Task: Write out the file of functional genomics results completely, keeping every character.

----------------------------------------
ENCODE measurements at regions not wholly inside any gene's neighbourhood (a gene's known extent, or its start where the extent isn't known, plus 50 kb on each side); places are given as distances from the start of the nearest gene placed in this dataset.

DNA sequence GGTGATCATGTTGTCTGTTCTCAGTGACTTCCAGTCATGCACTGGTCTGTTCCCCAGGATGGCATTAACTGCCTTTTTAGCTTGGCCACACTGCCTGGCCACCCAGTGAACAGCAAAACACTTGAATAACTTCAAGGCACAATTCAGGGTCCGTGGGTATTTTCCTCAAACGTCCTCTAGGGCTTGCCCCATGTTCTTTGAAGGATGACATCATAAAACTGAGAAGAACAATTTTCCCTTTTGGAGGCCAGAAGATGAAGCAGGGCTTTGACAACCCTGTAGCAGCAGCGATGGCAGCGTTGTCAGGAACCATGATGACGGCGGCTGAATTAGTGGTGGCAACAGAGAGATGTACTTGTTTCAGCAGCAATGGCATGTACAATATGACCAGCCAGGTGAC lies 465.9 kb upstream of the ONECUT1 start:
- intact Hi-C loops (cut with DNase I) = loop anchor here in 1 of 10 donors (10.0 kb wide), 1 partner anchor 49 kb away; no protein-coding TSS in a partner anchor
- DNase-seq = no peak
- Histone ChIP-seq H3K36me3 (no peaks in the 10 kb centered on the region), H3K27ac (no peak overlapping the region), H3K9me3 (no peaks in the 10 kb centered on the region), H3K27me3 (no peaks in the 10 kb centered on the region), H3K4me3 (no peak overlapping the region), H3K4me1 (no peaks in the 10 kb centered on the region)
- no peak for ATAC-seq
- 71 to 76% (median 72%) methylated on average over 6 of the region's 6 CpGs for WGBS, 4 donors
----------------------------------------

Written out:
ENCODE measurements at regions not wholly inside any gene's neighbourhood (a gene's known extent, or its start where the extent isn't known, plus 50 kb on each side); places are given as distances from the start of the nearest gene placed in this dataset.

DNA sequence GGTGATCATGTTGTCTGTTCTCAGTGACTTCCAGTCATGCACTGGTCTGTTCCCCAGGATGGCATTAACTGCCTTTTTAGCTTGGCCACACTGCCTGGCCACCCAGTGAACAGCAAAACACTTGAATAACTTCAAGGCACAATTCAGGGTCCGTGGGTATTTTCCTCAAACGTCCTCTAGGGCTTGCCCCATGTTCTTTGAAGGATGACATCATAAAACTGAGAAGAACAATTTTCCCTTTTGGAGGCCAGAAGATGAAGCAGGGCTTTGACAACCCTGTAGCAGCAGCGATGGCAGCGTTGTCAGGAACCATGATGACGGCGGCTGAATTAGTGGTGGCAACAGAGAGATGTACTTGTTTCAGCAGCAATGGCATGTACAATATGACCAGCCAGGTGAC lies 465.9 kb upstream of the ONECUT1 start:
- intact Hi-C loops (cut with DNase I) = loop anchor here in 1 of 10 donors (10.0 kb wide), 1 partner anchor 49 kb away; no protein-coding TSS in a partner anchor
- DNase-seq = no peak
- Histone ChIP-seq H3K36me3 (no peaks in the 10 kb centered on the region), H3K27ac (no peak overlapping the region), H3K9me3 (no peaks in the 10 kb centered on the region), H3K27me3 (no peaks in the 10 kb centered on the region), H3K4me3 (no peak overlapping the region), H3K4me1 (no peaks in the 10 kb centered on the region)
- no peak for ATAC-seq
- 71 to 76% (median 72%) methylated on average over 6 of the region's 6 CpGs for WGBS, 4 donors